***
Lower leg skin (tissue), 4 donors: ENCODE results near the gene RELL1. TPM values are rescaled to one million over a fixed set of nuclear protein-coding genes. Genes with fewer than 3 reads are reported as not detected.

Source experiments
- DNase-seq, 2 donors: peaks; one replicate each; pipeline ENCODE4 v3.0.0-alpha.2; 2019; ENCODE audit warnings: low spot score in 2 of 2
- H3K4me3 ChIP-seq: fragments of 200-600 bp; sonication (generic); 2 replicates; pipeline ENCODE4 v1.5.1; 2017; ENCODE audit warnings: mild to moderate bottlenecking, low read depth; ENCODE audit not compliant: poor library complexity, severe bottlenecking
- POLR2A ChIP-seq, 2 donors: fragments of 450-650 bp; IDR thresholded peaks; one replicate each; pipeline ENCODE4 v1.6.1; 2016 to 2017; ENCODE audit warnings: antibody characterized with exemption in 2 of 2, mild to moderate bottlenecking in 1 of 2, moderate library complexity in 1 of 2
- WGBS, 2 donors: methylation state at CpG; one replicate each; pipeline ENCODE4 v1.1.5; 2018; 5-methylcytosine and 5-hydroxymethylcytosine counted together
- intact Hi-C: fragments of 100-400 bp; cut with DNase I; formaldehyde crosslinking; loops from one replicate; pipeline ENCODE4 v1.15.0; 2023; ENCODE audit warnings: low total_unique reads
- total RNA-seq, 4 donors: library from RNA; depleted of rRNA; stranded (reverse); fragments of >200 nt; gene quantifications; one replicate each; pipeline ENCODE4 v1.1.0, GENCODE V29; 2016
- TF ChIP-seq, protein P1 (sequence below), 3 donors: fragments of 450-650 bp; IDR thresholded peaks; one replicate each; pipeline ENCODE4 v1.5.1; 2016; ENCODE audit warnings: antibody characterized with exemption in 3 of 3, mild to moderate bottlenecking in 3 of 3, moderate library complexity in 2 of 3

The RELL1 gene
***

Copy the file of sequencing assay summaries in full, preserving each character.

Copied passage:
Lower leg skin (tissue), 4 donors: ENCODE results near the gene RELL1. TPM values are rescaled to one million over a fixed set of nuclear protein-coding genes. Genes with fewer than 3 reads are reported as not detected.

Source experiments
- DNase-seq, 2 donors: peaks; one replicate each; pipeline ENCODE4 v3.0.0-alpha.2; 2019; ENCODE audit warnings: low spot score in 2 of 2
- H3K4me3 ChIP-seq: fragments of 200-600 bp; sonication (generic); 2 replicates; pipeline ENCODE4 v1.5.1; 2017; ENCODE audit warnings: mild to moderate bottlenecking, low read depth; ENCODE audit not compliant: poor library complexity, severe bottlenecking
- POLR2A ChIP-seq, 2 donors: fragments of 450-650 bp; IDR thresholded peaks; one replicate each; pipeline ENCODE4 v1.6.1; 2016 to 2017; ENCODE audit warnings: antibody characterized with exemption in 2 of 2, mild to moderate bottlenecking in 1 of 2, moderate library complexity in 1 of 2
- WGBS, 2 donors: methylation state at CpG; one replicate each; pipeline ENCODE4 v1.1.5; 2018; 5-methylcytosine and 5-hydroxymethylcytosine counted together
- intact Hi-C: fragments of 100-400 bp; cut with DNase I; formaldehyde crosslinking; loops from one replicate; pipeline ENCODE4 v1.15.0; 2023; ENCODE audit warnings: low total_unique reads
- total RNA-seq, 4 donors: library from RNA; depleted of rRNA; stranded (reverse); fragments of >200 nt; gene quantifications; one replicate each; pipeline ENCODE4 v1.1.0, GENCODE V29; 2016
- TF ChIP-seq, protein P1 (sequence below), 3 donors: fragments of 450-650 bp; IDR thresholded peaks; one replicate each; pipeline ENCODE4 v1.5.1; 2016; ENCODE audit warnings: antibody characterized with exemption in 3 of 3, mild to moderate bottlenecking in 3 of 3, moderate library complexity in 2 of 3

The RELL1 gene